Thailand is in the process of reforming laws related to payment systems and services, as well as consolidating several overlapping laws that regulate electronic money businesses, with the National Legislative Assembly approving the new Payment Systems Act in August 2017. The new draft of the bill is awaiting royal assent and is expected to be published in the Government Gazette within this year, becoming effective 180 days after its publication.

Under the current system, a business that wishes to provide a certain type of e-money service is required to apply for two licenses, in accordance with two laws: (1) the Royal Decree Regulating Electronic Payment Services B.E. 2551 (2008); and (2) the Notification of the Ministry of Finance: Business that Requires a Permit according to Section 5 of the Notification of the Revolution Council No. 58 (Electronic Money Card Businesses), dated October 4, 2004. Once the new Payment Systems Act comes into force, it will simplify procedures for business operators by repealing these laws.

Under the new law, different types of electronic payment systems and businesses will be reclassified into three new classifications: (1) important e-payment systems; (2) supervised epayment systems; and (3) supervised e-payment services. Criteria for supervised e-payment systems and e-payment services will be determined in ensuing subordinate legislation by the Minister of Finance, based on recommendations from the Bank of Thailand (BOT).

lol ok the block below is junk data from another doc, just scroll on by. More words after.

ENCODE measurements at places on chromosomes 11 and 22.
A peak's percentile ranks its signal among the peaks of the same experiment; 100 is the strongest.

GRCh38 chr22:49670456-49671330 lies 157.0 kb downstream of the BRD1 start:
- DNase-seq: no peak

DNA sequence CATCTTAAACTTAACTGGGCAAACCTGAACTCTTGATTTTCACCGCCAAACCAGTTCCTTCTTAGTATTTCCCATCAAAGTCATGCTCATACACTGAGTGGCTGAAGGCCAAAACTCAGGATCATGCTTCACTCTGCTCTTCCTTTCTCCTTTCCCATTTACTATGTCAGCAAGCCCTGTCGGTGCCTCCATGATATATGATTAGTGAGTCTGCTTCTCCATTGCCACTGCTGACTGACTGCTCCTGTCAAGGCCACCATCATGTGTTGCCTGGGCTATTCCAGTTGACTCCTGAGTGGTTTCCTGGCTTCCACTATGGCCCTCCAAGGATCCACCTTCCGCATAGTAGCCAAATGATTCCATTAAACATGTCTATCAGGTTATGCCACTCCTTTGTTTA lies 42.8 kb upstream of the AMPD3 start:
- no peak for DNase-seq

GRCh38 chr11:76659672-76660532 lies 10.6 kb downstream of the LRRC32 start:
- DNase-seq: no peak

Current business operators will be required to reapply for registrations or licenses if their businesses fall within the category of a supervised e-payment system or a supervised epayment service. Certain new businesses that fall under either category may be required to apply for registration, rather than applying for a license (e.g., new businesses utilizing new financial technology that are in the process of being tested, or providing services to a limited number of customers which may not significantly impact public interests).

The BOT will be the key regulator of the new Payment Systems Act and will supervise the operation of payment systems and payment services, with the Electronic Transactions Commission supervising information technology security standards. The law grants the BOT the authority to announce rules and regulations relating to:

 minimum financial status and performance;

 business operation standards;

 good governance;

 risk management; 

 outsourcing;

 collection and disclosure of a customer’s personal data;

 customer protection; and

 security systems.

Business operators and their management will be required to submit financial statements, operations reports, accounts, and data relating to the business operations, in any form, with the BOT having the authority to examine business operations, assets, and debts of business operators. In the case of noncompliance, the BOT may order business operators to rectify any associated problems, or it may impose a temporary suspension or cessation order within a specified period. Noncompliant business operators may be subject to administrative fines of up to THB 3 million, and criminal penalties that include imprisonment of up to 10 years and/or fines of up to THB 10 million.

Reformation of the payment systems law in Thailand will result in more streamlined license application and compliance obligations for business operators, as well as the establishment of an effective regulatory framework to support the development of e-payment services and businesses under the government’s “Thailand 4.0” policy.